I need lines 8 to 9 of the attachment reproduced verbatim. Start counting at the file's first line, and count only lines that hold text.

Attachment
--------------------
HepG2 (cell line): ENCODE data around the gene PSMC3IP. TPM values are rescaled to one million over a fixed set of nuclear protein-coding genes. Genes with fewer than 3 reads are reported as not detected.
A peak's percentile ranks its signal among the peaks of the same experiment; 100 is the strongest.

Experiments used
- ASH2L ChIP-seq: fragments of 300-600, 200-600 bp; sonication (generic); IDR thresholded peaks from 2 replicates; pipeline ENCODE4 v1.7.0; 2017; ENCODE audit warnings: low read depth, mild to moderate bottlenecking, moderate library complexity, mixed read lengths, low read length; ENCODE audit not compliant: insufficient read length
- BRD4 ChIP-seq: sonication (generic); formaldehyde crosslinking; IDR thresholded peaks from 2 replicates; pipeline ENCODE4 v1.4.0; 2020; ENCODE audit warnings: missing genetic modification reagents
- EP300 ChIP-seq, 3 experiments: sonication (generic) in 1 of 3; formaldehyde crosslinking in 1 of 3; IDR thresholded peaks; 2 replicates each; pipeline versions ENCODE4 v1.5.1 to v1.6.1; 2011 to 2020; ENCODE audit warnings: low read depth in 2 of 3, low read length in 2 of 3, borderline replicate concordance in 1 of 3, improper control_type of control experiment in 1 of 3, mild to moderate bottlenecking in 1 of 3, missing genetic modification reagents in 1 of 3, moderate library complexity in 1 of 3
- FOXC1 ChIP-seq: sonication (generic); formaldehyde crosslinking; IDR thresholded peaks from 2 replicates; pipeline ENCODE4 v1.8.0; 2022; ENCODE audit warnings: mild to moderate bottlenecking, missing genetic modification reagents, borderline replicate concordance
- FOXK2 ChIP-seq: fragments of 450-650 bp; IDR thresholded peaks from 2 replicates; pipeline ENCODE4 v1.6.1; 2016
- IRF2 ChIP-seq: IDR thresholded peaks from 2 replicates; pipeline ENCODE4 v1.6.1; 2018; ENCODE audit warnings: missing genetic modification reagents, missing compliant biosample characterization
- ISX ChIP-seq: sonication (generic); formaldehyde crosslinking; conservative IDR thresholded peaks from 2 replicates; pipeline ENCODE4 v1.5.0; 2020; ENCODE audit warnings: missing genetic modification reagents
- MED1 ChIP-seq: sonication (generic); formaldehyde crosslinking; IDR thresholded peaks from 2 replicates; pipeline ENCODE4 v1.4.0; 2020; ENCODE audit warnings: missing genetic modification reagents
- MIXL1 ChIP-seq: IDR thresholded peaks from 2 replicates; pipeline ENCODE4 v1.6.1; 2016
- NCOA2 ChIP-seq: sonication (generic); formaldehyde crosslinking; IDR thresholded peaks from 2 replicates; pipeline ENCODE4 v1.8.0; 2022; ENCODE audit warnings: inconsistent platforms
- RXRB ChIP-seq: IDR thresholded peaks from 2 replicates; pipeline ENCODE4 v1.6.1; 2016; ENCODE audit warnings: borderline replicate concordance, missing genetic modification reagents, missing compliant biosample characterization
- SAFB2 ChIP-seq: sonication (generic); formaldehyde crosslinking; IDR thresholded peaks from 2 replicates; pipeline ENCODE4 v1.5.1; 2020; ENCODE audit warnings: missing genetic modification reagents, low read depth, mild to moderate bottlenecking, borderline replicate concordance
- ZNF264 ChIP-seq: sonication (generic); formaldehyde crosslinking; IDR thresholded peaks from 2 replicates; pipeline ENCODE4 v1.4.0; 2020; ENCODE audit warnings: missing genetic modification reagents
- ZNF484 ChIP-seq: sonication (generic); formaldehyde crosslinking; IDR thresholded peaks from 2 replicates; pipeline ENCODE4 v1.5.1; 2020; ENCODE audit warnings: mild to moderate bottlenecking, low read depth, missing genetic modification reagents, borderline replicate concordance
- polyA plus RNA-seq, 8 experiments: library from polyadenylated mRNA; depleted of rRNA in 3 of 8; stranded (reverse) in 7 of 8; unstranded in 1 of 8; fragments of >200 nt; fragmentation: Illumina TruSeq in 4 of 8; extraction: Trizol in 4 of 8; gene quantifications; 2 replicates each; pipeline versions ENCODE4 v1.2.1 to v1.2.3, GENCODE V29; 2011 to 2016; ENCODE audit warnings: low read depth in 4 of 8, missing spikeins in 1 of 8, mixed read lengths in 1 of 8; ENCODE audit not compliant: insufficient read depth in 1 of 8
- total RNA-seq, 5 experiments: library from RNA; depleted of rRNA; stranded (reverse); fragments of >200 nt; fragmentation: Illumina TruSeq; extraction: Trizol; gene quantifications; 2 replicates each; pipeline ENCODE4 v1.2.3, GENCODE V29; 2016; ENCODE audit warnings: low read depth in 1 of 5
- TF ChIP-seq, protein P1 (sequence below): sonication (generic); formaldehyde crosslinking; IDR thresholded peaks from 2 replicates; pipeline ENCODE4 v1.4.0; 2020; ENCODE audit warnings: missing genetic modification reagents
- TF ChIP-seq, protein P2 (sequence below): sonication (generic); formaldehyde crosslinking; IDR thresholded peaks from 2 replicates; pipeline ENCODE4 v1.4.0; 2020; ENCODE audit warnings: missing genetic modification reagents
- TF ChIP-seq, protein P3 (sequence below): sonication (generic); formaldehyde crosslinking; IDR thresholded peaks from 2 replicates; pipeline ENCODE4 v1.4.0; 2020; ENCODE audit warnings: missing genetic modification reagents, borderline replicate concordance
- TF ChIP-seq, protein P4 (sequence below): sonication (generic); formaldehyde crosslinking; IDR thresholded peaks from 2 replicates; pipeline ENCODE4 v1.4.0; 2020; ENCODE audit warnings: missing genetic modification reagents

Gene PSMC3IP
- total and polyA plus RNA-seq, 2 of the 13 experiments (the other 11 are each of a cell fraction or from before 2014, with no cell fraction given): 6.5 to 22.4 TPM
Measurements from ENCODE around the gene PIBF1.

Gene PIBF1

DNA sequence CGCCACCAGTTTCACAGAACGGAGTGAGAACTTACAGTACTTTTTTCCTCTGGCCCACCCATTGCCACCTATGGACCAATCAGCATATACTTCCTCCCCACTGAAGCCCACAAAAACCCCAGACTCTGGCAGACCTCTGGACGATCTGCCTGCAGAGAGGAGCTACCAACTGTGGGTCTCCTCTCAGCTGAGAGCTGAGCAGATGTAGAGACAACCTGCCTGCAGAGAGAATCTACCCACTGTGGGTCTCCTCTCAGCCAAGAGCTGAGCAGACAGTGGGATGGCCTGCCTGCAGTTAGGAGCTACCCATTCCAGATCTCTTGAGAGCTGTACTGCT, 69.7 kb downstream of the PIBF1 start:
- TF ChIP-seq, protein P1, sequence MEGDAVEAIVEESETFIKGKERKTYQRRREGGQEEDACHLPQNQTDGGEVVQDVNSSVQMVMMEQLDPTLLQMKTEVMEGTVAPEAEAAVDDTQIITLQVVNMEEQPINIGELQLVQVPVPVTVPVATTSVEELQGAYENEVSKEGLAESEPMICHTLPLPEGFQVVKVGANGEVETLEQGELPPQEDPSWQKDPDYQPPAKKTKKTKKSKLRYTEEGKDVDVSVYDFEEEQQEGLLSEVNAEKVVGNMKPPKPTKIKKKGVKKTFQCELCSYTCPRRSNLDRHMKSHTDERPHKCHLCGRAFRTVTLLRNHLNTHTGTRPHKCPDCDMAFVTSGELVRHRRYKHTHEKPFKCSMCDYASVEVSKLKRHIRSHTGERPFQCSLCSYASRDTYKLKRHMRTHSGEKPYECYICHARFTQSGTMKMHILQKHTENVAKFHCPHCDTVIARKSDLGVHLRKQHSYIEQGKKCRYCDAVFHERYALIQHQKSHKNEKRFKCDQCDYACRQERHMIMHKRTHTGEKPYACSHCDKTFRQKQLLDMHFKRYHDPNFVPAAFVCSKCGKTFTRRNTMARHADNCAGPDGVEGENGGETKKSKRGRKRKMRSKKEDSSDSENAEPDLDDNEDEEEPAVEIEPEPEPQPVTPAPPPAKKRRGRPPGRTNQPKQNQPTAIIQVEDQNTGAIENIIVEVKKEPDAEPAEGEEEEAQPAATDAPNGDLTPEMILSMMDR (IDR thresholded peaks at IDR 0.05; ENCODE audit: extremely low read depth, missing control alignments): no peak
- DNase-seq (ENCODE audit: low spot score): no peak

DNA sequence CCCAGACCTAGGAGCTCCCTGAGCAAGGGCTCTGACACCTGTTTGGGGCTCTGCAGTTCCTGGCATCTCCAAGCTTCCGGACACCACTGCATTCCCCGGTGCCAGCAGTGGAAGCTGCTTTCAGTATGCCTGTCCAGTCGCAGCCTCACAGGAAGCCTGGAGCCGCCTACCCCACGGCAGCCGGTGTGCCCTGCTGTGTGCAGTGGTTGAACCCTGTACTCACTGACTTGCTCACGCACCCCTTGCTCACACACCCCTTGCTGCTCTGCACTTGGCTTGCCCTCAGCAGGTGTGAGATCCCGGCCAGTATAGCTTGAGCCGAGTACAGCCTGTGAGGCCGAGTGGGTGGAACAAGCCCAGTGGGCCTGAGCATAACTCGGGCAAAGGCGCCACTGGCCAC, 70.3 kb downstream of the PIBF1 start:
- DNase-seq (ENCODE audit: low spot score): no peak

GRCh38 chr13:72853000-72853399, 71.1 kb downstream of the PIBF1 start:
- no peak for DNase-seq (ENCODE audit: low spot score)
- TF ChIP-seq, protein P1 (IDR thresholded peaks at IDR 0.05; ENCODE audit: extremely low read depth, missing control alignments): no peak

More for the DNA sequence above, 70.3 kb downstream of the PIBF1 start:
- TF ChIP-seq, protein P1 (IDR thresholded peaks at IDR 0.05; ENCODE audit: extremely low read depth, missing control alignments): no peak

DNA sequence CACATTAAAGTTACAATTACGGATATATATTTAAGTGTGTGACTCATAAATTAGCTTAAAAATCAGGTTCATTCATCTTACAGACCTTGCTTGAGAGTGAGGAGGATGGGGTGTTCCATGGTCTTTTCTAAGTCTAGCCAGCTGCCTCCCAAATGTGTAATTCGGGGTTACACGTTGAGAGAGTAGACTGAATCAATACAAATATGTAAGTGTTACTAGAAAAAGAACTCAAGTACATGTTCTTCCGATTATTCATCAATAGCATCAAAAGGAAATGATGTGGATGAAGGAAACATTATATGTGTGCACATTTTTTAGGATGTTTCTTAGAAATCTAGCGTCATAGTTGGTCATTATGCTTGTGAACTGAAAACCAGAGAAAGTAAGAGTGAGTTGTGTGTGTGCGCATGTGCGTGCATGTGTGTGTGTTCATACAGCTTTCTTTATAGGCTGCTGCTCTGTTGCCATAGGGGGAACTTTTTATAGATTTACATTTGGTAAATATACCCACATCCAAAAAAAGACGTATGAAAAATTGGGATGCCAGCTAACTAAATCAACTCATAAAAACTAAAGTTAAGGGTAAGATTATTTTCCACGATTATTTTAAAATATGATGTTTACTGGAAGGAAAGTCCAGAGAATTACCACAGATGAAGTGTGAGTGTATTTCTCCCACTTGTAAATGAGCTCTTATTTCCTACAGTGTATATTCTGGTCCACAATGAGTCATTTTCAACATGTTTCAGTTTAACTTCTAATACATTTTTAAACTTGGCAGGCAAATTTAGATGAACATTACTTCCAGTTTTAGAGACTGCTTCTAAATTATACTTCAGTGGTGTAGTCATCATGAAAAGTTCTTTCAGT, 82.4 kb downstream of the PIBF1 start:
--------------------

- FOXK2 ChIP-seq: fragments of 450-650 bp; IDR thresholded peaks from 2 replicates; pipeline ENCODE4 v1.6.1; 2016
- IRF2 ChIP-seq: IDR thresholded peaks from 2 replicates; pipeline ENCODE4 v1.6.1; 2018; ENCODE audit warnings: missing genetic modification reagents, missing compliant biosample characterization